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Autumn in Niagara is a beautiful time for exploring Niagara Falls. The spectacular fall foliage is what we’re known for.

Niagara is not a big city. Instead, it’s a region of small and medium-sized rural villages and cities. It’s a nice area to drive or bike on a warm fall day to observe the trees’ colours.


The Niagara River Recreation Trail is an excellent place to observe the fall colours by bike. The Niagara River Recreation Trail was built in 1986. It’s a paved path for non-motorized traffic from Niagara-on-the-Lake to Fort Erie. It’s 58 kilometres (33 miles) long, but it isn’t necessary to ride the entire length. There are lots of places to stop for a meal or drink from Niagara-on-the-Lake to Fort Erie. The Niagara River Recreation Trail is a cyclist’s dream, the autumn season for this Niagara trail is especially spectacular to see.

Most of the riverfront area is thick with trees, and the entire route is tourist-friendly. If you want a longer trek, it is easy to connect to the Greater Niagara Circle Route, which will take you all across Niagara.


Nestled at the foot of the escarpment and located south of the falls on the Niagara Parkway, it is a series of man-made streams running through a forested area with family-friendly hiking trails.  The parking is free, the area is accessible to people with disabilities, and you can watch ducks and geese land on the water. Great for photographers; and nature lovers alike, this parkland is breathtaking.

This is a genuine must-see for anyone serious about enjoying the Niagara autumn views.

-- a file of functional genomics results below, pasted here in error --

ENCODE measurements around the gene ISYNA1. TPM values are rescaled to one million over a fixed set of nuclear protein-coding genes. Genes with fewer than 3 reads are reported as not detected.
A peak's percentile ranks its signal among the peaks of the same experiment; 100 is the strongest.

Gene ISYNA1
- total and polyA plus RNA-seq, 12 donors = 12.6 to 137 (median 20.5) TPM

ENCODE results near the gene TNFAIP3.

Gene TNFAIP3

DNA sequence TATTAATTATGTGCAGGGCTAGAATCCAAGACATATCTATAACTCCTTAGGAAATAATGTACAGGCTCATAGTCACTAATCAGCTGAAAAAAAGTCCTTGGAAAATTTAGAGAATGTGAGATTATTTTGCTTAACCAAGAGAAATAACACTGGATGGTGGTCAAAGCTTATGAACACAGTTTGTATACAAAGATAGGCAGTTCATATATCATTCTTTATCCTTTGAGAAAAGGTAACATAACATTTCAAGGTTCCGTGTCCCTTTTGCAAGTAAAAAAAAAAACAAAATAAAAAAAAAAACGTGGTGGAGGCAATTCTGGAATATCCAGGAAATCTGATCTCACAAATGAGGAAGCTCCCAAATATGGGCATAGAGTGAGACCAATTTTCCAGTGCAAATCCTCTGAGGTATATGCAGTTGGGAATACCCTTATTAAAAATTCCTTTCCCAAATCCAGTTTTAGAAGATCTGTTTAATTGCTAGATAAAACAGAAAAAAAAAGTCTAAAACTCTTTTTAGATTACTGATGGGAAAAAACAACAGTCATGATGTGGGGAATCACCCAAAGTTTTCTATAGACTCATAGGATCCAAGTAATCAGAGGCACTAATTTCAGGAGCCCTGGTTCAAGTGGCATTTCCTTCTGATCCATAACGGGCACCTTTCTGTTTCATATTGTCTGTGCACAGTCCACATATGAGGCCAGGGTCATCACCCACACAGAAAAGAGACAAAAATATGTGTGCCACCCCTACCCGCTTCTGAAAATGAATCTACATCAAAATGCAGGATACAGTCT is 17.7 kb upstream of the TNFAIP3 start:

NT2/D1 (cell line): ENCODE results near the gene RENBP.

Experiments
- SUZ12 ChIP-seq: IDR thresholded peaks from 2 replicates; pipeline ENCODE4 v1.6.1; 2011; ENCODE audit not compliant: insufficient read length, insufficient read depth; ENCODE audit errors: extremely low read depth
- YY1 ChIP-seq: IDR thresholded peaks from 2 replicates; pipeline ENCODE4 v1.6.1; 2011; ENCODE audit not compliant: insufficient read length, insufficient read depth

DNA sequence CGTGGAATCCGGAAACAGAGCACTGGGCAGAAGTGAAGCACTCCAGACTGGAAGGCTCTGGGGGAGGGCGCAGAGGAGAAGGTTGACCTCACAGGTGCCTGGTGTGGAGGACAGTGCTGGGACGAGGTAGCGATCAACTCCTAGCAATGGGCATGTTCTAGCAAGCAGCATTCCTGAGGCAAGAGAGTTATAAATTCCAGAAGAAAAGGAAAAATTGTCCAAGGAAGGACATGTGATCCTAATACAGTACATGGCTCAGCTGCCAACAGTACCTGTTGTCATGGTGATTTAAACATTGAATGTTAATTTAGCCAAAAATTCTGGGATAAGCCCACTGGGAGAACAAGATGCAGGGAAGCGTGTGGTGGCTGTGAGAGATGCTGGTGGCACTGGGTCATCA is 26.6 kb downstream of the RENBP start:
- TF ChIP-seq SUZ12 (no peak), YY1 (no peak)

Another great place for a fall hike is Queenston Heights, the site of an important battle in the War of 1812. Gen. Isaac Brock died there, and a massive monument commemorates his service. It is at the top of the Niagara Escarpment, near Highway 406, and just south of Niagara-on-the-Lake. It is also the southern end of the Bruce Trail.

Not only are the fall colours beautiful, but so is the view down the Niagara River toward Niagara-on-the-Lake from Queenston Heights.

Take the Niagara Parkway, which goes from Niagara-on-the-Lake to Niagara Falls to Fort Erie, if you just want to go for a nice drive in the fall. On one side, you can see the trees and neighbourhoods on the American side of the Niagara River. On the other side, you can see the fall colours in Canada. This is a really relaxing way to see the best autumn colours Niagara has to offer.


Niagara Glen Nature Reserve is a nature reserve on the Canadian side of the Niagara Gorge, near the Niagara Whirlpool. It is one of the best-preserved examples of the original Carolinian forest in Southern Ontario. Operated by Niagara Parks, it’s located high atop the Niagara Gorge and overlooks the Niagara River. Visitors can hike or participate in guided hiking tours, bouldering permits, and educational programming.


Niagara Falls is a magnificent destination, and autumn is a particularly delightful time to experience its beauty. Immerse yourself in the lush landscapes and the bountiful array of trees, with their vibrant hues. As the seasons transition the foliage undergoes a magnificent transformation.

Autumn is a beautiful time to plan your next getaway to Niagara Falls. Here are some more Fall things to do in Niagara, brought to you by the Tourism Partnership of Niagara.